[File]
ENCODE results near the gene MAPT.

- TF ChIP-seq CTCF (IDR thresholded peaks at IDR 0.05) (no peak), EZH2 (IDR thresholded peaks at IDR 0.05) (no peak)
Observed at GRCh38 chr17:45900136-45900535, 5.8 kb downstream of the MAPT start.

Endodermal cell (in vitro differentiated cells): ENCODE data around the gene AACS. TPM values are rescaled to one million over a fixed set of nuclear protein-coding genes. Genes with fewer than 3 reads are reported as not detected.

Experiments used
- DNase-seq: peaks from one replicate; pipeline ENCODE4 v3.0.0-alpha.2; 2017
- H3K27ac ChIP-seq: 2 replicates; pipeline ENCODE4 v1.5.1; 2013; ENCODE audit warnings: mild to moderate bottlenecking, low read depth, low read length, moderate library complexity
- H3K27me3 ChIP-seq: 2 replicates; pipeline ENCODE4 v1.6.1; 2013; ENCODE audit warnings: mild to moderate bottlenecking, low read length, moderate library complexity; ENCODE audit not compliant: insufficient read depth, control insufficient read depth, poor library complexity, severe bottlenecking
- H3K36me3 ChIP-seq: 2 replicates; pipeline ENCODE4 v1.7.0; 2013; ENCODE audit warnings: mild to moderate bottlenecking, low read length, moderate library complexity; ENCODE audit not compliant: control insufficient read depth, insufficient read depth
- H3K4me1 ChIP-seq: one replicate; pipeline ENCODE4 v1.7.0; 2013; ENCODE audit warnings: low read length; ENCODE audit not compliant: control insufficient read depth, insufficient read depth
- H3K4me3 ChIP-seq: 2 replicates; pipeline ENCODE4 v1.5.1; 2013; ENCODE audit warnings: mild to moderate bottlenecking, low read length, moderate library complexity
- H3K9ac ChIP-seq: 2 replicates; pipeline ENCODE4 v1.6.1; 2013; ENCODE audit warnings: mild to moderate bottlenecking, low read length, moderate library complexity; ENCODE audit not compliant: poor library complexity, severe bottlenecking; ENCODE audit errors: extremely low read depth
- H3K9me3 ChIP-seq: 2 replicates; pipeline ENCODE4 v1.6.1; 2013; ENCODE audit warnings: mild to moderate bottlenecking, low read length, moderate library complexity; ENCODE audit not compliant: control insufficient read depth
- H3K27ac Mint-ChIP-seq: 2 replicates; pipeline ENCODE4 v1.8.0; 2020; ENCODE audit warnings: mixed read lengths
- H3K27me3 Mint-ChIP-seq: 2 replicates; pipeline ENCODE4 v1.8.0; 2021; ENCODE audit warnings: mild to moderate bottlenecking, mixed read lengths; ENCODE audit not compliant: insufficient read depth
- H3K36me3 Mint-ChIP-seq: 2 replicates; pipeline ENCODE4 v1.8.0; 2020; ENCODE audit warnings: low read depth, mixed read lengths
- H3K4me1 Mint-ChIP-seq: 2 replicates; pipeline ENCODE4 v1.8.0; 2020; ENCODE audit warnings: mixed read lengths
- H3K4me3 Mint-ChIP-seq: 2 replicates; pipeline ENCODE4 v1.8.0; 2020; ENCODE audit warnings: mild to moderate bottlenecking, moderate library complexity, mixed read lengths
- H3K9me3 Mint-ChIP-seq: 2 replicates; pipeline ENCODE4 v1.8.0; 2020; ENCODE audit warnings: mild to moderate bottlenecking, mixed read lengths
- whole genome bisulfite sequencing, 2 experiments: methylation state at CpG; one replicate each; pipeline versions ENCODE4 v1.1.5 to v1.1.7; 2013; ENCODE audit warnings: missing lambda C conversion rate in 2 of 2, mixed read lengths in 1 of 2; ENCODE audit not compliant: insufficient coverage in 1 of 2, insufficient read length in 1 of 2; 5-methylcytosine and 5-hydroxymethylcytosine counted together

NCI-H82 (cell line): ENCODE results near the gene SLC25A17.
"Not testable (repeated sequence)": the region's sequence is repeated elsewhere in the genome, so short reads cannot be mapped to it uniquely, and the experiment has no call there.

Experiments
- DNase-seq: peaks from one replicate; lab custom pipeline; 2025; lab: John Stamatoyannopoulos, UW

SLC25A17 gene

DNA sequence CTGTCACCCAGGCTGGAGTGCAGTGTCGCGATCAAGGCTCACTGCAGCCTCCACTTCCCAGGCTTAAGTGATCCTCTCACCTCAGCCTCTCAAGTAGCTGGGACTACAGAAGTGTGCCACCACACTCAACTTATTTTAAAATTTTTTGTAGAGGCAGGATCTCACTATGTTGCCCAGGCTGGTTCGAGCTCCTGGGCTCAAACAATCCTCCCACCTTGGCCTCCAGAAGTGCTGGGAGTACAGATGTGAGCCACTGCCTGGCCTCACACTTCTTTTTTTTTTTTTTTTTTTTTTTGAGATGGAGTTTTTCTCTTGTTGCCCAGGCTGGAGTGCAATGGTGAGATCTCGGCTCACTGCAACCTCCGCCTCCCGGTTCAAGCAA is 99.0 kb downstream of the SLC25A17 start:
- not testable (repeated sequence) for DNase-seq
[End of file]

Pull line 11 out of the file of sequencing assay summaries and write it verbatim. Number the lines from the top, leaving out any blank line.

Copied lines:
- H3K4me3 ChIP-seq: 2 replicates; pipeline ENCODE4 v1.5.1; 2013; ENCODE audit warnings: mild to moderate bottlenecking, low read length, moderate library complexity